History of Dvory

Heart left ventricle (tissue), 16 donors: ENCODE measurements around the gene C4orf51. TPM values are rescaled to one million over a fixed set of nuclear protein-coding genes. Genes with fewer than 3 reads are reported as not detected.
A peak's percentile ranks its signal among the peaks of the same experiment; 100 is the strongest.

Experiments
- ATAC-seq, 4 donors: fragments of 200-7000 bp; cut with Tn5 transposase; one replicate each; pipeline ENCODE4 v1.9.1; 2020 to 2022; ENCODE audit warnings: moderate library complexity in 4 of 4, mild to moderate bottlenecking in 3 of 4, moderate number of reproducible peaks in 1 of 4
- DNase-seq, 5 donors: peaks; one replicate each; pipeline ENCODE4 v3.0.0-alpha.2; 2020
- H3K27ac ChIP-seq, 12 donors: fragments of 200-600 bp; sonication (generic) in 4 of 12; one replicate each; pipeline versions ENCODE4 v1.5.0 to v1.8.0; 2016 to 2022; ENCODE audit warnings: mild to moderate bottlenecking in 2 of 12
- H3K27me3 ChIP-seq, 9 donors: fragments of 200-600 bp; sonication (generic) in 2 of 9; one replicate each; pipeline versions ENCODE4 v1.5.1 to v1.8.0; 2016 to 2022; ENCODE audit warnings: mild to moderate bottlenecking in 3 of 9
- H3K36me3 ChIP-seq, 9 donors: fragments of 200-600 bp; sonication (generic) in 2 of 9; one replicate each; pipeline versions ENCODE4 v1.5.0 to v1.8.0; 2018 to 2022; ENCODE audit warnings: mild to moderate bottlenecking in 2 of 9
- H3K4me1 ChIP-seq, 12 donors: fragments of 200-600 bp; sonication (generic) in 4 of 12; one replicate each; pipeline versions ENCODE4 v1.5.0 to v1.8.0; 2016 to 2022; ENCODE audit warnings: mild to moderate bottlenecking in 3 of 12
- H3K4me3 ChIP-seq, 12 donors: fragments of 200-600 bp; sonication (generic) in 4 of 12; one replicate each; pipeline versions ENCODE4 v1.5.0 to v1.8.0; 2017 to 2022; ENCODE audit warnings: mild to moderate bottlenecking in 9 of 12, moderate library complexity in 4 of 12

Dvory nad Žitavou is one of the oldest and biggest villages in the Nové Zámky district. The first written record of the village comes from 1075. Dvory nad Žitavou came into existence by the union of four colonies: Hudvord, Huba, Pazman and Vadkert. There was a royal estate on its land. The village got its name from the servants who were working on the property (Slovak „Dvory“ = dvorník; Hungarian „Udvard“ = udvarnok). In 1241, the village was almost totally demolished by the Tatars, but after the arrival of foreign colonists it started to develop again. In 1268, it had its own parish.  In 1307, the well-known ecclesiastical council was held on today’s Calvary. The evening bell, which has remained to this day is related to this event. On October 2, 1429, King Sigismund of Luxembourg placed Dvory nad Žitavou in the city rank. In 1462, Dvory nad Žitavou District, headquartered in Dvory nad Žitavou was etablished in Komárom County. 23 municipalities and 11 colonies belonged to the district. Around the year 1530, the Turks attacked the city. It was under Turkish occupation for 113 years. Since the 15th century, Dvory nad Žitavou was famous for its fairs and weekly markets, which disappeared only in the first half of the 20th century. The development of the village was stopped by the First World War. 133 inhabitants died on the battlefield. In 1939, the Second World War broke out. In the war and concentration camps several citizens were killed. In 1945, Ukrainian soldiers invaded Dvory nad Žitavou. After the Second World War, many Hungarian citizens were deported to the Czech Republic and Hungary. They were replaced by 241 Slovak families from Hungary and Romania. Dvory nad Žitavou has always had an agricultural character. On June 15, 1949, the local agricultural association was established, which was one of the best agricultural corporations in the country. From 1968 to 1991 the whole country, therefore Dvory nad Žitavou as well was under Soviet occupation. In 1989, a change of regime occured in the country after the Czechoslovak Socialist Republic ceased to exist. On December 31, 1992 Czechoslovakia split up and on January 1, 1993, the independent Slovak Republic was formed.